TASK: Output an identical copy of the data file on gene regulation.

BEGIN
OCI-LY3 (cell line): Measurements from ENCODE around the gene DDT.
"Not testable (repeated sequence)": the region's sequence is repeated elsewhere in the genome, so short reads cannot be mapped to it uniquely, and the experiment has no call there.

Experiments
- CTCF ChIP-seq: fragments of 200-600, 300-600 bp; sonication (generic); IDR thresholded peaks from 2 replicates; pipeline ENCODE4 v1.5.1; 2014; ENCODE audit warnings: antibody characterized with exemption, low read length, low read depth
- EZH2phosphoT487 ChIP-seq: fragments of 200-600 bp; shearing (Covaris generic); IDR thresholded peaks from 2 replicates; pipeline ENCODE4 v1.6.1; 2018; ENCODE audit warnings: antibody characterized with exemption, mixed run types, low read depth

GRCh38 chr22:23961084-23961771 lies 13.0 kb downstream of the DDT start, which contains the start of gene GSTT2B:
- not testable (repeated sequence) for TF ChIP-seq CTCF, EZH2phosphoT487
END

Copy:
OCI-LY3 (cell line): Measurements from ENCODE around the gene DDT.
"Not testable (repeated sequence)": the region's sequence is repeated elsewhere in the genome, so short reads cannot be mapped to it uniquely, and the experiment has no call there.

Experiments
- CTCF ChIP-seq: fragments of 200-600, 300-600 bp; sonication (generic); IDR thresholded peaks from 2 replicates; pipeline ENCODE4 v1.5.1; 2014; ENCODE audit warnings: antibody characterized with exemption, low read length, low read depth
- EZH2phosphoT487 ChIP-seq: fragments of 200-600 bp; shearing (Covaris generic); IDR thresholded peaks from 2 replicates; pipeline ENCODE4 v1.6.1; 2018; ENCODE audit warnings: antibody characterized with exemption, mixed run types, low read depth

GRCh38 chr22:23961084-23961771 lies 13.0 kb downstream of the DDT start, which contains the start of gene GSTT2B:
- not testable (repeated sequence) for TF ChIP-seq CTCF, EZH2phosphoT487